Controversial televangelist Pat Robertson is known for many things, especially for building a lucrative Christian media organization and leading a cohort of conservative evangelists. But Robertson's infamy has also been growing recently due to his consistent denigration of the Islamic faith. On Monday, he demonstrated once again his dislike for the religion during his daily television program, "The 700 Club."
Bemoaning the fact that he's been called a "fanatic" and a "bigot" for expressing what he deems to be "truth," Robertson told viewers that Islam is to blame for not only the Boston Marathon bombing, but terrorism around the world. He even wondered to Erick Stakelbeck, "The 700 Club's" resident "terrorism analyst," why the United States is downplaying the role radical Islam might have played in last week's attack.
"Sure, Islam is a religion, but at the same time it is a system of world government, and we have to recognize the two go hand in hand," Robertson said. "Mohammed wanted to take over. They had jihad to conquer people, which they subjugated in order to establish their control. And that's what these people are doing, but it's horrible."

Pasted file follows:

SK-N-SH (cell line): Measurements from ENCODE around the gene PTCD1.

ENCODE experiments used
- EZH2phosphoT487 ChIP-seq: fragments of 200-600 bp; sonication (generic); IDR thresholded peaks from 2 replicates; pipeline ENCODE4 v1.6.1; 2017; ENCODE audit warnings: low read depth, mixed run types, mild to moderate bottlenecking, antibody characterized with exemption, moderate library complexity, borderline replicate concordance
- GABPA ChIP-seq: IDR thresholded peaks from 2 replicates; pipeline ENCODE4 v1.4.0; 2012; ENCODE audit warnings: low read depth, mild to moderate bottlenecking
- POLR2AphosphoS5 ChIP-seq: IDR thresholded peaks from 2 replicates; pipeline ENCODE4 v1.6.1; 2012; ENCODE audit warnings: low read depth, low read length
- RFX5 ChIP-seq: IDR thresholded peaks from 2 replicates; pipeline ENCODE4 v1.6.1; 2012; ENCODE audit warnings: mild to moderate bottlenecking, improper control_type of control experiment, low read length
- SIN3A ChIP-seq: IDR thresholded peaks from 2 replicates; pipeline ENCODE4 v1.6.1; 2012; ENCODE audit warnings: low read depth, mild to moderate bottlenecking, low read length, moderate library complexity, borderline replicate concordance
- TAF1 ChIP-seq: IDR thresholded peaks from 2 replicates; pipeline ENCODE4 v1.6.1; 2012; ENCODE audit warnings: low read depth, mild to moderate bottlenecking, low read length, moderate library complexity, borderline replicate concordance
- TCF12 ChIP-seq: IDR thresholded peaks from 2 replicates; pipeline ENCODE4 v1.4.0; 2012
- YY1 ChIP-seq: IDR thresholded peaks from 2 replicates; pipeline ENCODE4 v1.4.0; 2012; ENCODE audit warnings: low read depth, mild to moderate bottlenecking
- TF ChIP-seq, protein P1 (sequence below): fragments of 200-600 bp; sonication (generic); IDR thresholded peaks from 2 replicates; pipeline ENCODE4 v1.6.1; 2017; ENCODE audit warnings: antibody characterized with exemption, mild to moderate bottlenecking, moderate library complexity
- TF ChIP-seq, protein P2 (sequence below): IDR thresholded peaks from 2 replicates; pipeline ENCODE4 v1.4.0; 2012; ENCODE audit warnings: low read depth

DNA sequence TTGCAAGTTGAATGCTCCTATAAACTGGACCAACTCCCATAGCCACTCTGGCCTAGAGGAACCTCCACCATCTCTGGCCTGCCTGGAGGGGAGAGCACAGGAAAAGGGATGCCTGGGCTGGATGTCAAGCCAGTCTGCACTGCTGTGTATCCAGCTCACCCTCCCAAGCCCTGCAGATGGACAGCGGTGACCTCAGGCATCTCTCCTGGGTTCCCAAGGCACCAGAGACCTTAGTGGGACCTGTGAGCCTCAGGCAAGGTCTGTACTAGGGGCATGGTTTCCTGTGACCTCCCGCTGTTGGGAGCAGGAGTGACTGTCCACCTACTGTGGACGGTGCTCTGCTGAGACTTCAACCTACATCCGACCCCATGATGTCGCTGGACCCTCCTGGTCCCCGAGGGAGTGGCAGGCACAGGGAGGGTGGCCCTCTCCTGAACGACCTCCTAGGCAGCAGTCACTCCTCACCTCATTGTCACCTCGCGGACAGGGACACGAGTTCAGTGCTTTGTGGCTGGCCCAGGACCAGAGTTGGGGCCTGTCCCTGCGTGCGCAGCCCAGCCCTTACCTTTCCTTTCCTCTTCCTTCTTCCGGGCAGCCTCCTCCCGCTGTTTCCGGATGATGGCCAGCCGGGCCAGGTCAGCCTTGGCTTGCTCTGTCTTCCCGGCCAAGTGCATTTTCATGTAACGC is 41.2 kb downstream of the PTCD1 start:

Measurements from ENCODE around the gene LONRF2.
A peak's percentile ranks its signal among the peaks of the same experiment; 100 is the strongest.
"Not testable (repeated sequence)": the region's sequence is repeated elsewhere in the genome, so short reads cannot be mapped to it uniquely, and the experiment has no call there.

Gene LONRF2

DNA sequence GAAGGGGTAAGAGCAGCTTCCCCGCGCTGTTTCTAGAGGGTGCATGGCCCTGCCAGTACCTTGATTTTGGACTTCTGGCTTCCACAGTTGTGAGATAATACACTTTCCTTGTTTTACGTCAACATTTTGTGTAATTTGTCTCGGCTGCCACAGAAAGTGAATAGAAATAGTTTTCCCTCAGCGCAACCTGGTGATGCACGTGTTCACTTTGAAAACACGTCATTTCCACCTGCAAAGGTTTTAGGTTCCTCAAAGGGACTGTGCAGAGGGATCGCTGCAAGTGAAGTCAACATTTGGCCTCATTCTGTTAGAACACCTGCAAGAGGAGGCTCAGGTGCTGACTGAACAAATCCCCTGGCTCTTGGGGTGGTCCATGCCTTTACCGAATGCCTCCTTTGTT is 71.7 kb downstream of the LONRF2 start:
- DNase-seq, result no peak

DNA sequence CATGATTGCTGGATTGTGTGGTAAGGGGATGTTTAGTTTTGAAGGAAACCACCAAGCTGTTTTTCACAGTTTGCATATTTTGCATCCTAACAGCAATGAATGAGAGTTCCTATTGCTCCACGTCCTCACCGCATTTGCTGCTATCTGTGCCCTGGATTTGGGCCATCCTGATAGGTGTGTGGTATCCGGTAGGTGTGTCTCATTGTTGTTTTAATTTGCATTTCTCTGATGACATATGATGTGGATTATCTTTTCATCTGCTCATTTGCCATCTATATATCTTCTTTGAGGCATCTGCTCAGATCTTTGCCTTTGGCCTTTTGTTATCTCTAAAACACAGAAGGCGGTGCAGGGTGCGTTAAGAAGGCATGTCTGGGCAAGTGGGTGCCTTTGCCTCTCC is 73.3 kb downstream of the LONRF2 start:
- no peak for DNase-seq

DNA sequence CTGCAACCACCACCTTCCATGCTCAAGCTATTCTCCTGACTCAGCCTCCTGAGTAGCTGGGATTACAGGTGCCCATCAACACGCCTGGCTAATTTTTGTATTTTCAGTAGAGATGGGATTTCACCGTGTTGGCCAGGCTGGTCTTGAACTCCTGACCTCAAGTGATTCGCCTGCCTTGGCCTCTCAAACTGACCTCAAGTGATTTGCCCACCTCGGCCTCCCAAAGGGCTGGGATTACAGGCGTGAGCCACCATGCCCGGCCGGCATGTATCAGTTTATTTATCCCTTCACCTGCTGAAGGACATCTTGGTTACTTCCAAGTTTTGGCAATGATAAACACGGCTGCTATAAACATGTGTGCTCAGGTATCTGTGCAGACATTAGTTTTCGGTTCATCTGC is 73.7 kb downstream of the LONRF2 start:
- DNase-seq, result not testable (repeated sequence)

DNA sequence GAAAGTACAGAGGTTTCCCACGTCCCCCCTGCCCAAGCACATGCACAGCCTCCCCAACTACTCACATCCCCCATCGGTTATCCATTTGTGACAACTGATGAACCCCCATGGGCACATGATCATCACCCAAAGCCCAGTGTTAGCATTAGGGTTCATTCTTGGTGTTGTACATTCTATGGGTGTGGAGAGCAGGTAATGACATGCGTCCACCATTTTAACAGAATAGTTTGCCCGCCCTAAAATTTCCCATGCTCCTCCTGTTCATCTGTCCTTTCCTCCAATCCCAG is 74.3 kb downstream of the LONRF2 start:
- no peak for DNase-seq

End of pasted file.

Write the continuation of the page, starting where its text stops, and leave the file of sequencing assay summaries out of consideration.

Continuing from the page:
Robertson went on to suggest America should be fighting Islam the same way it mobilized to fight the Nazis during World War II.
"[W]e didn’t have any problems saying that Hitler was bad," Robertson said. "No problem at all saying the Nazis were monsters, no problem. We were fighting the Nazis, and our job was to defeat the Nazis, and everybody in America was mobilized to defeat the Nazis. ... Now we’re fighting a war, but we refuse to identify our enemy even though it's in plain sight.”
Such inflammatory statements are par for the course these days for Robertson. Last week, the 83-year-old evangelical Christian linked the Boston bombing to Islam, even before authorities identified suspects Dzhokhar and Tamerlan Tsarnaev as young Muslims of Chechen origin. The brothers had been living in the United States for years; Dzhokhar, the younger, is a naturalized U.S. citizen.
On several occasions Robertson has depicted Islam in a distinctly unfavorable light: He referred to it as "demonic" in February and as "a violent political system bent on the overthrow of the governments of the world and world domination" in 2009.
This is also not the first time Robertson has attempted to connect Muslims to Nazis. He compared the two back in 2011, after which Mother Jones compiled a list of all the other people and institutions Robertson had compared with Nazis, including the U.S. Justice Department, screenwriters, public schools, homosexuals and liberal America in general.
(Hat tip, Right Wing Watch)
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